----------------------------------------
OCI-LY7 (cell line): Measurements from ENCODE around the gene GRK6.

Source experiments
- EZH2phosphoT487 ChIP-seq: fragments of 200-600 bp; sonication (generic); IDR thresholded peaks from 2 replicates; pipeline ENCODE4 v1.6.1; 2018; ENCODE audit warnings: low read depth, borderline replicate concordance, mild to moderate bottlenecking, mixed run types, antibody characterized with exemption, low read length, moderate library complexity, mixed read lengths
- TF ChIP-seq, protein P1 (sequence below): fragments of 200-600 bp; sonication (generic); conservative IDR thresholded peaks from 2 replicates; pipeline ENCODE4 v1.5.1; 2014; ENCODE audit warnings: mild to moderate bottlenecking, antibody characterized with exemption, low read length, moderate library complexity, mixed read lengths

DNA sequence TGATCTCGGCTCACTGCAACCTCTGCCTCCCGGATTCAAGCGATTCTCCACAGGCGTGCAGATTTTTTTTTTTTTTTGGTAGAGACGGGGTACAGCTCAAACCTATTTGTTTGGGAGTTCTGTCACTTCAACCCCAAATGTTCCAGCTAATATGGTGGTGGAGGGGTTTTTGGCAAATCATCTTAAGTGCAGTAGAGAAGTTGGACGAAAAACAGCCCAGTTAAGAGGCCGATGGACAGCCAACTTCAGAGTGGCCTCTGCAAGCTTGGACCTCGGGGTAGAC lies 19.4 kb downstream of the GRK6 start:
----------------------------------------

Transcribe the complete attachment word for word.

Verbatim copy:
OCI-LY7 (cell line): Measurements from ENCODE around the gene GRK6.

Source experiments
- EZH2phosphoT487 ChIP-seq: fragments of 200-600 bp; sonication (generic); IDR thresholded peaks from 2 replicates; pipeline ENCODE4 v1.6.1; 2018; ENCODE audit warnings: low read depth, borderline replicate concordance, mild to moderate bottlenecking, mixed run types, antibody characterized with exemption, low read length, moderate library complexity, mixed read lengths
- TF ChIP-seq, protein P1 (sequence below): fragments of 200-600 bp; sonication (generic); conservative IDR thresholded peaks from 2 replicates; pipeline ENCODE4 v1.5.1; 2014; ENCODE audit warnings: mild to moderate bottlenecking, antibody characterized with exemption, low read length, moderate library complexity, mixed read lengths

DNA sequence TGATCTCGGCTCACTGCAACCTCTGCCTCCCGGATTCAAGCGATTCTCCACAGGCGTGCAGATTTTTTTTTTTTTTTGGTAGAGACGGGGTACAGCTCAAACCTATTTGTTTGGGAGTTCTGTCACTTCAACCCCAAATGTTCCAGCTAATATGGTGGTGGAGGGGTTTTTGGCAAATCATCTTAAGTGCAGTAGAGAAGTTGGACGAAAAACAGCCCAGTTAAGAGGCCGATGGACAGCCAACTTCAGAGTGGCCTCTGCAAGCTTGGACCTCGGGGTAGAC lies 19.4 kb downstream of the GRK6 start: